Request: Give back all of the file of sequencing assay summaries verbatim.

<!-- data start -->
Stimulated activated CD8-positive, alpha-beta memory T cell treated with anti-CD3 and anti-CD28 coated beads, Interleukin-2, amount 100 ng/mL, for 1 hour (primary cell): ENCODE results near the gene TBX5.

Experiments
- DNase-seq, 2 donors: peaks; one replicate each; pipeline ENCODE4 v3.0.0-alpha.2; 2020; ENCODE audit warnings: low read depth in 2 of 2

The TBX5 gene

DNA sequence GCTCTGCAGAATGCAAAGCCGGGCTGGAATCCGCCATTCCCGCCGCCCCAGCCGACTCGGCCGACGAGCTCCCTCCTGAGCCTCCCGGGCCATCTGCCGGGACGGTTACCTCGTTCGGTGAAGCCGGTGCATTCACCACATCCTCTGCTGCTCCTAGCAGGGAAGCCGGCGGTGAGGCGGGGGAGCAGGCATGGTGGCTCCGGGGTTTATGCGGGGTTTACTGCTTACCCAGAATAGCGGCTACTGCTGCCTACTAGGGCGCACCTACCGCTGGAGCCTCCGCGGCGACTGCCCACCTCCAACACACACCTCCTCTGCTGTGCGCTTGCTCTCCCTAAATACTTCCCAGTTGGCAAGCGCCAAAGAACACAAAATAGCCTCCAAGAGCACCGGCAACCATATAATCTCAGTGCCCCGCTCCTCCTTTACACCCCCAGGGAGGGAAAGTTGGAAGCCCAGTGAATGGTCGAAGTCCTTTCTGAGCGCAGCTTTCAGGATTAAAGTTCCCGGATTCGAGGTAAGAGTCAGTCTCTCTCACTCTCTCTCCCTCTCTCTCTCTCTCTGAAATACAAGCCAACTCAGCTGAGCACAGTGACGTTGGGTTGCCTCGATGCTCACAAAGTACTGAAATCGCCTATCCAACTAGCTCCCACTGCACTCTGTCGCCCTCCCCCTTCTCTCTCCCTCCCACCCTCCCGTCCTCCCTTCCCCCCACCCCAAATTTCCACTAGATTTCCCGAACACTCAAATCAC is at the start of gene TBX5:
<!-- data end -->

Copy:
Stimulated activated CD8-positive, alpha-beta memory T cell treated with anti-CD3 and anti-CD28 coated beads, Interleukin-2, amount 100 ng/mL, for 1 hour (primary cell): ENCODE results near the gene TBX5.

Experiments
- DNase-seq, 2 donors: peaks; one replicate each; pipeline ENCODE4 v3.0.0-alpha.2; 2020; ENCODE audit warnings: low read depth in 2 of 2

The TBX5 gene

DNA sequence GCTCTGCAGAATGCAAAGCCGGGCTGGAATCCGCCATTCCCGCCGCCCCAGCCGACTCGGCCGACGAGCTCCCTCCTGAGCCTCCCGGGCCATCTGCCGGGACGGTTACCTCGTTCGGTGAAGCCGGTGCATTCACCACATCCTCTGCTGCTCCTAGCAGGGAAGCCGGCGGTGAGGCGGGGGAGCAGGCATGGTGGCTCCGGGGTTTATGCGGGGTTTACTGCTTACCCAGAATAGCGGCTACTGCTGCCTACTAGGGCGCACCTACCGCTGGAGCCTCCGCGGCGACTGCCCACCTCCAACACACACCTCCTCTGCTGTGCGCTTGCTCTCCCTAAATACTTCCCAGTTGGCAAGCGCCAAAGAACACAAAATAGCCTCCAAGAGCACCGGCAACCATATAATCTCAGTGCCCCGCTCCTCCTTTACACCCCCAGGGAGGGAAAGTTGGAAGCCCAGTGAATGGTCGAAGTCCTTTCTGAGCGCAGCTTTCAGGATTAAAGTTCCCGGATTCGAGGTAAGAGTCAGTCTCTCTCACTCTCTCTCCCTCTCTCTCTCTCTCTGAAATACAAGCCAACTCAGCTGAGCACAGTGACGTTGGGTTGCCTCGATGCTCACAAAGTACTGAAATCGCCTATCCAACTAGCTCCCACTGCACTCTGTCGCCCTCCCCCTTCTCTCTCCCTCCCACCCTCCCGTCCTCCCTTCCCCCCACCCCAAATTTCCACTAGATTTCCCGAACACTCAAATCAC is at the start of gene TBX5: